Chop the onions and green pepper, and saute them until soft or translucent.  Add to the meat in the crockpot, along with the beans, garlic, and jalapenos.  I drain them first, but if you want a little more spice leave the jalapenos juice, and for a less thick chili don’t drain the beans.  Last, add all the rest of the ingredients and stir them in.

chiliSimmer for a few hours.  Then mix the corn starch and cold water until there are no lumps, and stir it into the hot chili.  Then serve some hot, with sour cream and cheese, and enjoy!

Or refrigerate overnight and reheat.  That will allow the flavors to blend even more.  Then serve with sour cream and shredded cheese.  And enjoy.

chiliAnd, of course, modify it as you wish.

Edit:  yeah, I lost in a local chili cook-off.  Well, I came in fourth.  I talked to the judge after, and he was judging almost solely on chili powder flavor.  To him, a chili is all about that specific flavor, and mine wasn’t.  Feel free to spice this as you like; after all, food, like art, should be catered to it’s audience.

NOTE:  I have been informed by some of my friends that this is a “really spicy chili”.  Other friends answer that with “No way, it’s just enough heat to be a chili”.   I don’t think it is particularly spicy, and several of my kids enjoy it.  However, if you are not a fan of spice, and don’t want the jalapenos, you can leave them out or replace them with mild green chilis.  Or you can make it as listed and add a dollop of sour cream and some cheese to your bowl to mild it out a little.  Your mileage may vary, and everyone’s tastes are different.  As always, alter any of my recipes to your own taste, pallet, profile, etc.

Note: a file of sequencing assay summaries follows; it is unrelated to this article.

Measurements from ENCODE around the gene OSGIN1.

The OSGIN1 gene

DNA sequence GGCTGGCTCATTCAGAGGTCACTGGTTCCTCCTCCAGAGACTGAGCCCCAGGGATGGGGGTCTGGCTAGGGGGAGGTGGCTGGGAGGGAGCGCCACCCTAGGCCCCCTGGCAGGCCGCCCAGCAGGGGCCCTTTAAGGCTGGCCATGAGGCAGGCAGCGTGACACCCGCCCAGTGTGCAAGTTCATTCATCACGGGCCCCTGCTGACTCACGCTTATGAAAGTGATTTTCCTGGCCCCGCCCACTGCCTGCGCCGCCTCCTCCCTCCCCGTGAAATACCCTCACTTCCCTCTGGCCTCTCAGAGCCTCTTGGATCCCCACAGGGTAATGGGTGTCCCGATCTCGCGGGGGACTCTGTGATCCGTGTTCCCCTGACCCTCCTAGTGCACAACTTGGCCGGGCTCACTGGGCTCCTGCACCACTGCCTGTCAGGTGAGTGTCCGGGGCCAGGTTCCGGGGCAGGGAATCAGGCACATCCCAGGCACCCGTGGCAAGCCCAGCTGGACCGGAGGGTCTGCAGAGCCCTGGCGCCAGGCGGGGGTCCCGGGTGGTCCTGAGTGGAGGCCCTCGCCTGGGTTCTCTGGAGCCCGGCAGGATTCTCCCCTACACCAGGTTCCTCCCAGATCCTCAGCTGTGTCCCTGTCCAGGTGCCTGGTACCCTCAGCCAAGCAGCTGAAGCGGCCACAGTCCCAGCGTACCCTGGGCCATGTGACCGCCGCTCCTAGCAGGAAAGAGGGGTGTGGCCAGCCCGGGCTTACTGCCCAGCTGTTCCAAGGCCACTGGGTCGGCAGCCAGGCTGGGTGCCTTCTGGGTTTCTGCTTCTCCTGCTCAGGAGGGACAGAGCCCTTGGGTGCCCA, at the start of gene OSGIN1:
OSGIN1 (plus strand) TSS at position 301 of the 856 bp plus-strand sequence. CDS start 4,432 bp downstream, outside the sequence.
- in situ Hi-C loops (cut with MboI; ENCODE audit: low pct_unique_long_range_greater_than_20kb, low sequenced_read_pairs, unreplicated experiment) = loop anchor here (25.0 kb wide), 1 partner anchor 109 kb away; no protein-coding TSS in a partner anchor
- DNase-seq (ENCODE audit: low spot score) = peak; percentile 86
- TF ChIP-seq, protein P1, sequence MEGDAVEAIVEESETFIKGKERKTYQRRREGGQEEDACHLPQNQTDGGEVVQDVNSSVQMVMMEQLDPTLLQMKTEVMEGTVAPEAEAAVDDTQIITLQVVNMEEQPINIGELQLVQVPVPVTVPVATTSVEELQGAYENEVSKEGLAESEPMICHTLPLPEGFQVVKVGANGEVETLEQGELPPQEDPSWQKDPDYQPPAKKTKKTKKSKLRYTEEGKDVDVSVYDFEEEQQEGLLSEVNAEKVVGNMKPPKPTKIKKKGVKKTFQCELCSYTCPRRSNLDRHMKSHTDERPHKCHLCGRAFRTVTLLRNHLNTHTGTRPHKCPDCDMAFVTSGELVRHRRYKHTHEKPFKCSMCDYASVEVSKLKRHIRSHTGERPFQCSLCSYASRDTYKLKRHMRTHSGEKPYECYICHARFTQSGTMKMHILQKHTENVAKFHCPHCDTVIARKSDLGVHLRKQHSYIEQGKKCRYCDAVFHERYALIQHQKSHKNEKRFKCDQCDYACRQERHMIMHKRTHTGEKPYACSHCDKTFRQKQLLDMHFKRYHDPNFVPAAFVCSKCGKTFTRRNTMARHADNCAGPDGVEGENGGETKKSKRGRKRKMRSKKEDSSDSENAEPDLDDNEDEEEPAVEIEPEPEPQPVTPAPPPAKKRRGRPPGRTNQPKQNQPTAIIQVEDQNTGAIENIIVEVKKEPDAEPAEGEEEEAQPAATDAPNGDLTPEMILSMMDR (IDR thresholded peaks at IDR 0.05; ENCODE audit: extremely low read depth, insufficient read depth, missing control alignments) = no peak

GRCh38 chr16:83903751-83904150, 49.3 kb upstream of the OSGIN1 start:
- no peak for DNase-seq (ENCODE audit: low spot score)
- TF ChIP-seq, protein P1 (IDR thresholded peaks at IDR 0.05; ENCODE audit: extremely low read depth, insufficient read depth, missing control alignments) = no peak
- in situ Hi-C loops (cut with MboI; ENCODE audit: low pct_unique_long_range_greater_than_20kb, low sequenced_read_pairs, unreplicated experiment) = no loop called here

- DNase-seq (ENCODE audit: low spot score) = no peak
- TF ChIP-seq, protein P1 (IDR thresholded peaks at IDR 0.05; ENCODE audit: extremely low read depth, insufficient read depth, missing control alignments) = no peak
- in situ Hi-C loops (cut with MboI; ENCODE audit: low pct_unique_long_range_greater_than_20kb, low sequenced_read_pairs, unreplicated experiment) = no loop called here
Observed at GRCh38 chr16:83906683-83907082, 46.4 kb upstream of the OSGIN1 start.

Family Friendly Chili
Recipe type: Entree
Cuisine: American
Prep time: 
Cook time: 
Total time: 
Serves: 4 quarts
half alarm meaty chili aimed at families
  • 3 lbs hamburger
  • ½ lb bacon
  • 1 - 28 oz can crushed tomatoes

  • 3 - 15 oz cans beans (2 red kidney beans and 1 black beans)
  • 1 - 4 oz can diced jalapenos
  • 3 cloves garlic

  • 1 large onion
  • 1 green pepper

  • 1 Tablespoon sugar
  • 1 Tablespoon Apple Cider Vinegar
  • ½ Tablespoon Worcestershire sauce
  • 2 teaspoons salt
  • 1 teaspoon black pepper
  • 1 Tablespoon Chili Powder
  • ¾ teaspoon Oregano
  • ½ teaspoon Cumin